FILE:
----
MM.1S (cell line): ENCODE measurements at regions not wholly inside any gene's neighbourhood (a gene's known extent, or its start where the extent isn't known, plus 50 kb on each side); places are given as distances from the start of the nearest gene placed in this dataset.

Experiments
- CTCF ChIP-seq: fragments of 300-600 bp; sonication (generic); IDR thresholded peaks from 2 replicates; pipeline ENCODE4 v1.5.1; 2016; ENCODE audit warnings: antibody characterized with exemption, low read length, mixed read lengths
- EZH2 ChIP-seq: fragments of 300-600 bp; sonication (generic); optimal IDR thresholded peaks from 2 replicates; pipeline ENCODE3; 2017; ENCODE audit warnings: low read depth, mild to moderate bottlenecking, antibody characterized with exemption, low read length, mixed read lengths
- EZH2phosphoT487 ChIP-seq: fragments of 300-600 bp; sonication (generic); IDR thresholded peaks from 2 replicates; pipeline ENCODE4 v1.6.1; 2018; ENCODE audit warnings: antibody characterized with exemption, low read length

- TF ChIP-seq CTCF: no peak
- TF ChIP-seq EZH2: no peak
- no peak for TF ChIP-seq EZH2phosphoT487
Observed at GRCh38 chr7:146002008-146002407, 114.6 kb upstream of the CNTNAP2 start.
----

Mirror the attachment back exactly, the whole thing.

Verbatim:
MM.1S (cell line): ENCODE measurements at regions not wholly inside any gene's neighbourhood (a gene's known extent, or its start where the extent isn't known, plus 50 kb on each side); places are given as distances from the start of the nearest gene placed in this dataset.

Experiments
- CTCF ChIP-seq: fragments of 300-600 bp; sonication (generic); IDR thresholded peaks from 2 replicates; pipeline ENCODE4 v1.5.1; 2016; ENCODE audit warnings: antibody characterized with exemption, low read length, mixed read lengths
- EZH2 ChIP-seq: fragments of 300-600 bp; sonication (generic); optimal IDR thresholded peaks from 2 replicates; pipeline ENCODE3; 2017; ENCODE audit warnings: low read depth, mild to moderate bottlenecking, antibody characterized with exemption, low read length, mixed read lengths
- EZH2phosphoT487 ChIP-seq: fragments of 300-600 bp; sonication (generic); IDR thresholded peaks from 2 replicates; pipeline ENCODE4 v1.6.1; 2018; ENCODE audit warnings: antibody characterized with exemption, low read length

- TF ChIP-seq CTCF: no peak
- TF ChIP-seq EZH2: no peak
- no peak for TF ChIP-seq EZH2phosphoT487
Observed at GRCh38 chr7:146002008-146002407, 114.6 kb upstream of the CNTNAP2 start.